Well, his high chair sat next to the microwave cart. He couldn’t reach the microwave, but as it turns out he was able to reach my bottle of Jim Beam. He carefully removed the label, as if that somehow made it legal, then knocked down a couple of shots. Well, okay, more like a thimble-full. But at that age, it doesn’t take much. All I can say is thank God his mother hadn’t yet discovered Jagermeister. It’s more expensive and the hangover would have been a lot worse.
Now I know some of you are probably shaking your head, wondering what kind of grandparent would leave liquor where a child could reach it. In my defense, he wasn’t in his high chair when I put it there. I guess I could have measured his arm and made sure nothing was within reach, but kids’ arms stretch. It’s a medically-proven fact.
Also, think back to when you were a kid. Did your parents child-proof the house? Did they hide everything you weren’t allowed to play with? Mine didn’t. Instead of outlet covers, my mom had a flyswatter. It served pretty much the same purpose. Later in life I learned it had another use – swatting flies. But it kept me out of trouble. For the most part.
I still have a pretty vivid memory of the day I found two metal suitcase keys on a chain and decided they were the perfect size to fit into each side of a 110-volt outlet. Oh, they didn’t stay there for long. Neither did I. Mom found me on the other side of the room with crossed eyes. The outlet was burned and the fuse was blown. We never did find the keys.
The point is, I survived. And so did my grandson. We all did. There may have been scrapes and bruises, maybe a few cut fingers or broken bones. But despite what we’re led to believe by an industry that thrives on making parents nervous, the overwhelming majority of us come through childhood with a full set of arms, legs, fingers and toes, and two functional eyes. Go figure.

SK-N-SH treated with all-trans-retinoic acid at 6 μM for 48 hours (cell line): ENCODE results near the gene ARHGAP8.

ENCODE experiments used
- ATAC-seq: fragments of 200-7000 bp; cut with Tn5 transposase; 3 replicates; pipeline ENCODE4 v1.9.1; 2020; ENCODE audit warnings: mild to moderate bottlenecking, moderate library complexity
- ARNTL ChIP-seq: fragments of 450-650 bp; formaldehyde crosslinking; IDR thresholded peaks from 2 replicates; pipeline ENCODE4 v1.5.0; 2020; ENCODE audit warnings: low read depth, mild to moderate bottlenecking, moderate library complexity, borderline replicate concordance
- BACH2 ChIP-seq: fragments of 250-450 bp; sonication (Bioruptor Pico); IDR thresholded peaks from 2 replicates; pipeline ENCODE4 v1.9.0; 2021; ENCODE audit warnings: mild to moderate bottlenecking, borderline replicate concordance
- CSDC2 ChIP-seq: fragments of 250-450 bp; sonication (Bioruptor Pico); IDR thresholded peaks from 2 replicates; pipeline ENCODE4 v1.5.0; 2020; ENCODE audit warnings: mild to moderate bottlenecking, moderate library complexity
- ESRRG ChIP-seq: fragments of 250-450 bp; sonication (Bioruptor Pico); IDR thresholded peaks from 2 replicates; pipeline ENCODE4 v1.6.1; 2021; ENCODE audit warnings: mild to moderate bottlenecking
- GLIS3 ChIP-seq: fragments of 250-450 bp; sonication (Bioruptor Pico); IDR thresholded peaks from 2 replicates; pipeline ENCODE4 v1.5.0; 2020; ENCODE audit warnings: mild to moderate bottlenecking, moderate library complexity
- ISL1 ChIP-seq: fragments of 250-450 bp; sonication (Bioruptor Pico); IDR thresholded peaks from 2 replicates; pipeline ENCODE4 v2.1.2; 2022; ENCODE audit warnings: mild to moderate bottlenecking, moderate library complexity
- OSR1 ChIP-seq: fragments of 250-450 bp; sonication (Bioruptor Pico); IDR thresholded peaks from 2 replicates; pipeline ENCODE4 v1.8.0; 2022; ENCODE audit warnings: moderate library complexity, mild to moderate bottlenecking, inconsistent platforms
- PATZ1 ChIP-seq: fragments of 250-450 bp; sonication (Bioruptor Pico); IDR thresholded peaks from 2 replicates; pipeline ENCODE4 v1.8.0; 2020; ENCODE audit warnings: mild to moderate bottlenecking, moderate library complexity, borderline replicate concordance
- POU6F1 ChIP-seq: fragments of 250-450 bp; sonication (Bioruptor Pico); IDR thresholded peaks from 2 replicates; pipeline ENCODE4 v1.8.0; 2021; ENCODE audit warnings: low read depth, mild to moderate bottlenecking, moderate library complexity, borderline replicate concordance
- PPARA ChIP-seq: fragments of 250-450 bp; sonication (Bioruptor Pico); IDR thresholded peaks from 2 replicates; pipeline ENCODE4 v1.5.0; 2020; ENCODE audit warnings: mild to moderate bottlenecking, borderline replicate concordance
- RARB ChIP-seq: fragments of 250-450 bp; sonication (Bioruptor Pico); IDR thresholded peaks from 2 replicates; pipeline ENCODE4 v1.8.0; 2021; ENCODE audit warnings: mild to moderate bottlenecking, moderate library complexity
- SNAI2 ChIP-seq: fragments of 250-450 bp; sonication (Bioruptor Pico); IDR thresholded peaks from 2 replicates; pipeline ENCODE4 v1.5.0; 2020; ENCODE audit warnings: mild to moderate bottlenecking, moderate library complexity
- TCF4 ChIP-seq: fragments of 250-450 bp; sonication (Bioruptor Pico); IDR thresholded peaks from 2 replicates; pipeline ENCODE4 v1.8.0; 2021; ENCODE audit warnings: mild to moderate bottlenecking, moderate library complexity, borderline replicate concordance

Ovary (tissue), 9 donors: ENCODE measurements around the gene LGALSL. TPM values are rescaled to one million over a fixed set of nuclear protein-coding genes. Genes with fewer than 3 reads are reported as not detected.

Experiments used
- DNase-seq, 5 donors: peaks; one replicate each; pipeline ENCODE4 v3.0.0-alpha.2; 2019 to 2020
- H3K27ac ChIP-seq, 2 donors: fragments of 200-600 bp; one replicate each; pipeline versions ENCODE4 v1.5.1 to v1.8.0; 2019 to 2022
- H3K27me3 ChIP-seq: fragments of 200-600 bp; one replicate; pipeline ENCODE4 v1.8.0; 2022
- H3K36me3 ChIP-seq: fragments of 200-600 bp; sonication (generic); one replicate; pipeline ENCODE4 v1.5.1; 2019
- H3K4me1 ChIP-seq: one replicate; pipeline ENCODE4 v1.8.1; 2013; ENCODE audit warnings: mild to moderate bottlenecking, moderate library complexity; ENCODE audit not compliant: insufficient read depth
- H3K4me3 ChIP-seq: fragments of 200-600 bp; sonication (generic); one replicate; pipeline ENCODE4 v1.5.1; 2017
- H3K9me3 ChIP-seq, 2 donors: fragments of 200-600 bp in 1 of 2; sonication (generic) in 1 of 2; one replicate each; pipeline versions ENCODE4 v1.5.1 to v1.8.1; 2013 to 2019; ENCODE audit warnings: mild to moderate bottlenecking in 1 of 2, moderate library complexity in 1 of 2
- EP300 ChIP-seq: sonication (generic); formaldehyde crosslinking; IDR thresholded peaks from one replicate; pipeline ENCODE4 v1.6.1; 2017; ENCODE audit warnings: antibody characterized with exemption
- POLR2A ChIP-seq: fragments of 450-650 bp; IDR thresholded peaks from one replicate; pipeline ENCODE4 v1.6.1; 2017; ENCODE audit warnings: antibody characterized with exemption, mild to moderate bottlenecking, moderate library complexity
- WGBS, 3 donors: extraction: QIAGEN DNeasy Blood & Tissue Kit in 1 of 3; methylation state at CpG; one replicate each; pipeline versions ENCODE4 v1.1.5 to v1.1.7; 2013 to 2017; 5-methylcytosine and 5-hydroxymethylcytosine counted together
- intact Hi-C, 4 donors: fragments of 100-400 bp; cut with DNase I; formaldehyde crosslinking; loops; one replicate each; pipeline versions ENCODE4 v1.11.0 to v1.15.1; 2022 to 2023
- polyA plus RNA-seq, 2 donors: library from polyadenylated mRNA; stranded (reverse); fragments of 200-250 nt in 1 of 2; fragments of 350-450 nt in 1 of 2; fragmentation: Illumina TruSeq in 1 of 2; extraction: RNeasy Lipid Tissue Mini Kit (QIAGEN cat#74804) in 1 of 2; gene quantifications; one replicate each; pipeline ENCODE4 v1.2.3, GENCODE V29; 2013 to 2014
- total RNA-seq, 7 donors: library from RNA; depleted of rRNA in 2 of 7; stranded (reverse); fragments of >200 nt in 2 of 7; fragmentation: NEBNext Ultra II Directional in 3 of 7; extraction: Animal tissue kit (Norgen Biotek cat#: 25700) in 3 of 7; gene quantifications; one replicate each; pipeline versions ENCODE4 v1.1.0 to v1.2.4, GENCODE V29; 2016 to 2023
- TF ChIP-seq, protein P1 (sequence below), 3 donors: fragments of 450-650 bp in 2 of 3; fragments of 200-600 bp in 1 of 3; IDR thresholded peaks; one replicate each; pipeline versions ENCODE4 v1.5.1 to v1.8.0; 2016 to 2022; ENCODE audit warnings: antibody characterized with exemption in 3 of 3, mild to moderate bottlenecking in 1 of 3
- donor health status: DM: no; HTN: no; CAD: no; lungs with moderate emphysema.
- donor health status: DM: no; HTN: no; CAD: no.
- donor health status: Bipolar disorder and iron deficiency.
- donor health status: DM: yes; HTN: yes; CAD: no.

I’m not saying we shouldn’t try to keep kids safe. I just think some people take it to an extreme. It’s one thing to cover outlets and block their access to household chemicals. That’s prudent and responsible. It also feeds their imagination as they try to devise ways to get around those safeguards. And believe me, they will.
But sometimes we’re so preoccupied with safety that we forget to let them experience the magic of childhood. Kids learn about their world by exploring, and sometimes that means making a mess or playing with something that’s not an officially approved toy. Sometimes it means taking a fall, and some of those falls hurt. It’s all part of growing up.
I think as adults, we need to spend a little more time sitting at the kids’ table. We need to remember what it’s like to build a fort, to play in the sprinkler, to make up new games, or tromp through the woods. It’s amazing what a good old-fashioned pillow fight can do to rejuvenate your youth. Try it.
And in the process, we’re teaching our kids that it’s acceptable to have fun, within established boundaries. We’re teaching them that play isn’t just for kids. We’re teaching them to use their imagination and explore new things. And that means taking a few risks. More importantly, it means letting them take a few risks.
Nothing in life is completely safe, including life itself. We can shield our kids from the obvious dangers. But if we try to shield them from everything we’ll just breed a generation of grumpy adults with no sense of adventure. And looking around, I’d say we already have enough of those.
Copyright 2011 – Dave Glardon